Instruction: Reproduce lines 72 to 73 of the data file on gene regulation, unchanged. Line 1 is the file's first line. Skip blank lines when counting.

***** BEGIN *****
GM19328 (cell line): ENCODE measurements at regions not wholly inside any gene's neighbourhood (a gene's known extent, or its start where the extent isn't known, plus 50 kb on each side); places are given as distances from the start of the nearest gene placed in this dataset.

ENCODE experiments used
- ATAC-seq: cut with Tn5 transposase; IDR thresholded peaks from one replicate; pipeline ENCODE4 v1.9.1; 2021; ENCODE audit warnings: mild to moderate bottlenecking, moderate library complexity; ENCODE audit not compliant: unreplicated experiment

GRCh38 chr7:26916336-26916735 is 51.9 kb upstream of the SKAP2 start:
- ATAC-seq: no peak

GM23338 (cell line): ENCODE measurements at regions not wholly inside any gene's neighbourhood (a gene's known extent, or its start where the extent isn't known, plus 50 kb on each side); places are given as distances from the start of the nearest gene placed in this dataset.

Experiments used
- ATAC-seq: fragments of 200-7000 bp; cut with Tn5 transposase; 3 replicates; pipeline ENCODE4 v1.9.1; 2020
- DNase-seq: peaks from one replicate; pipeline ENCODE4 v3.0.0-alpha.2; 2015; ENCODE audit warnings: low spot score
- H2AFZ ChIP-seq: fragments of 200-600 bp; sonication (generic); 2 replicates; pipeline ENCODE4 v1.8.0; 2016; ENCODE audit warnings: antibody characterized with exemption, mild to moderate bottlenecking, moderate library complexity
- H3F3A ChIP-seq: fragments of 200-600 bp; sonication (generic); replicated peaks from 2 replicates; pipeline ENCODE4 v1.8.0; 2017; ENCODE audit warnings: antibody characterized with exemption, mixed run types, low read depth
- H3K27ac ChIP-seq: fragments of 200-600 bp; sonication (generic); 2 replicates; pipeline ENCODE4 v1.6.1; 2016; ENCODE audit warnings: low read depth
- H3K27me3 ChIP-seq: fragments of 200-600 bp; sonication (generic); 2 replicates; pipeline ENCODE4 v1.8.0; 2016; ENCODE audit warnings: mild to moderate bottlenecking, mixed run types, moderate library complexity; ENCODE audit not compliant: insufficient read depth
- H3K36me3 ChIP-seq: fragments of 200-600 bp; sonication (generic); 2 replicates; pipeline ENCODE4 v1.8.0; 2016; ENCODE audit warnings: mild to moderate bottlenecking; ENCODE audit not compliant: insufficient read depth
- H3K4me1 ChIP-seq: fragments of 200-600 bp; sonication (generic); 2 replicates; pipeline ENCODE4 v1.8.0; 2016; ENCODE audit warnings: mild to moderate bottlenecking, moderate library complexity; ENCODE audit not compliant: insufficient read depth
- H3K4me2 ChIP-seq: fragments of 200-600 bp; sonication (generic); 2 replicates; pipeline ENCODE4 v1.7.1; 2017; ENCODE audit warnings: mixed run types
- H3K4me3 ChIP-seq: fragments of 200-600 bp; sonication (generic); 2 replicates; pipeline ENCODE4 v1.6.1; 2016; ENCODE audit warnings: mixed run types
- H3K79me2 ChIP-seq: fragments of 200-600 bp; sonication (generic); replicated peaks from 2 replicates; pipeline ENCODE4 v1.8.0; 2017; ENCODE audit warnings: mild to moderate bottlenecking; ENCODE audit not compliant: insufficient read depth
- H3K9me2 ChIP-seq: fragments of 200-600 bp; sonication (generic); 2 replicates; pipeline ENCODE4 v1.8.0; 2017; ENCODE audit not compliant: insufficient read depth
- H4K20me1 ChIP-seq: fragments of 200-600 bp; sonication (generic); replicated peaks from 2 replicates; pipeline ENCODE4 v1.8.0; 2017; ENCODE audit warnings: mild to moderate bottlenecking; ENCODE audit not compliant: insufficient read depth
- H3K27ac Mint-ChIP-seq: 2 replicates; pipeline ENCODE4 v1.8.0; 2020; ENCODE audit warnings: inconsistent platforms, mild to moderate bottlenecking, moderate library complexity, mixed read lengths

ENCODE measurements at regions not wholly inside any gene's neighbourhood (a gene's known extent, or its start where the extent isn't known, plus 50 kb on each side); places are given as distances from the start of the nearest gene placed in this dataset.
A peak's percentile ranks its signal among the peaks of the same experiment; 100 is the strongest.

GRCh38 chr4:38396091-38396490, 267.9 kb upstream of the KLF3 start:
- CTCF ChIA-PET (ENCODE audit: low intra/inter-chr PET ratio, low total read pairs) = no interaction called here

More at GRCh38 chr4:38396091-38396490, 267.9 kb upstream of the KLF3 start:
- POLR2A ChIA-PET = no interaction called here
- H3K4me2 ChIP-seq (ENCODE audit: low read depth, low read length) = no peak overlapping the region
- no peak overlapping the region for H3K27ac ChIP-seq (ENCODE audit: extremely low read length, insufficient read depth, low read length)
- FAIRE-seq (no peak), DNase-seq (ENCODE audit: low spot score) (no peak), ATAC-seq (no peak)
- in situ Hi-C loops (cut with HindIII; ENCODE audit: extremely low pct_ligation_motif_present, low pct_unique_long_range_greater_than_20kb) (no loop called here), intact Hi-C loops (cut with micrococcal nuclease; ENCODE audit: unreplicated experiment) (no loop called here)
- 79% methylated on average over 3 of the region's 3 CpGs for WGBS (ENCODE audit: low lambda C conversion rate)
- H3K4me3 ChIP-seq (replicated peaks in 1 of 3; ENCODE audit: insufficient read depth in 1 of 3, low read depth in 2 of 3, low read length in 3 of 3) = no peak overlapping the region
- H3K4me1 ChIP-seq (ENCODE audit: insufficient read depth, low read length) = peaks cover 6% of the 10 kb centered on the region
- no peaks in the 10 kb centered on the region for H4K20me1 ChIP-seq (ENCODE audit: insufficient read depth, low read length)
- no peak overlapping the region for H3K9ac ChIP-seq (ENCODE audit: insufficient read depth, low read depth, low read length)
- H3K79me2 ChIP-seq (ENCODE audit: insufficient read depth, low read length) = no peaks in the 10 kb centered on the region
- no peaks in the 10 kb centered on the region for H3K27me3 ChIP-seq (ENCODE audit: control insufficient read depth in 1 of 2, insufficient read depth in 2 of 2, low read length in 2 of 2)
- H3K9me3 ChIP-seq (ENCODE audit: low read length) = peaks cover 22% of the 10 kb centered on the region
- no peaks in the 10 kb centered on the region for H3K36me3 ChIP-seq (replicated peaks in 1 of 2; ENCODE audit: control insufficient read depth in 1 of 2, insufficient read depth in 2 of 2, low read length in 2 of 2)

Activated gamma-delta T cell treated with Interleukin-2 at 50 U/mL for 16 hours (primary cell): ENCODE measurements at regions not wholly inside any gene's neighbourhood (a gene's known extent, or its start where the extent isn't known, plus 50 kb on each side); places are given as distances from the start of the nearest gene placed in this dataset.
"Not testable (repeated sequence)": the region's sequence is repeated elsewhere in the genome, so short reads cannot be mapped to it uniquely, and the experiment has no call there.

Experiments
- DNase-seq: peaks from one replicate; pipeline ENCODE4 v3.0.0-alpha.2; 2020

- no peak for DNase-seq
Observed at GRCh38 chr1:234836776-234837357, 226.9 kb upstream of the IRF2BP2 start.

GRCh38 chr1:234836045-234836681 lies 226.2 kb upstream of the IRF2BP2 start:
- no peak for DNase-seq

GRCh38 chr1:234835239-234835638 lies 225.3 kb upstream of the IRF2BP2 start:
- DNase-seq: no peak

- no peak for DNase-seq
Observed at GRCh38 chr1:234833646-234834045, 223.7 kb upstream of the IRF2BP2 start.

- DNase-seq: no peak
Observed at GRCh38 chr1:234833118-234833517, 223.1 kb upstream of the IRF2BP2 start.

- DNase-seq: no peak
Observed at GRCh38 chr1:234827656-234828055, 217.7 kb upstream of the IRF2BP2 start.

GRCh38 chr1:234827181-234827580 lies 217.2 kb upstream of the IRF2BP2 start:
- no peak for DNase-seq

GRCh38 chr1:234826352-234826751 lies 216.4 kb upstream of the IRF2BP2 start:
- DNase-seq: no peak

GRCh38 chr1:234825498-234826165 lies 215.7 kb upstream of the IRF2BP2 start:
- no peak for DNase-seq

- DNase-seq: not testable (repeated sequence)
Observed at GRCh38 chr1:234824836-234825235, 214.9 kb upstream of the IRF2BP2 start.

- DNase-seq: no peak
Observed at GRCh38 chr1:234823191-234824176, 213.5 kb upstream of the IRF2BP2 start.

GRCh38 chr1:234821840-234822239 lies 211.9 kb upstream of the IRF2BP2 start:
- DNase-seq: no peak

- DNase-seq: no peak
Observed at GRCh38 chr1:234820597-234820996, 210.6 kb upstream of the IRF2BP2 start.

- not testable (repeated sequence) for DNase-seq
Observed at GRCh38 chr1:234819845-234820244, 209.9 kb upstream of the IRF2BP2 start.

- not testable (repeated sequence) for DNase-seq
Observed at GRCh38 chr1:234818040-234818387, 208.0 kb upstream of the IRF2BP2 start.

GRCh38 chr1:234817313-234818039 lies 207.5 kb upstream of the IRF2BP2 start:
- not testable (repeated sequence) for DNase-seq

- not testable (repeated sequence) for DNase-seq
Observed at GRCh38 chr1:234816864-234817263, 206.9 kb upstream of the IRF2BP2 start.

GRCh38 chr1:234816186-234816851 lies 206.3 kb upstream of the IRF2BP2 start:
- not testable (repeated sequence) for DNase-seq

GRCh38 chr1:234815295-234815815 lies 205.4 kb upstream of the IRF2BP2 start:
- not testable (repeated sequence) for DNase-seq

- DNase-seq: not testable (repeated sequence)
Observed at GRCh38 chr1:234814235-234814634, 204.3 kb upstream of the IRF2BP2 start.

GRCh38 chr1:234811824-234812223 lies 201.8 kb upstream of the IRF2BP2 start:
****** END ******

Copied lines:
Observed at GRCh38 chr1:234819845-234820244, 209.9 kb upstream of the IRF2BP2 start.

- not testable (repeated sequence) for DNase-seq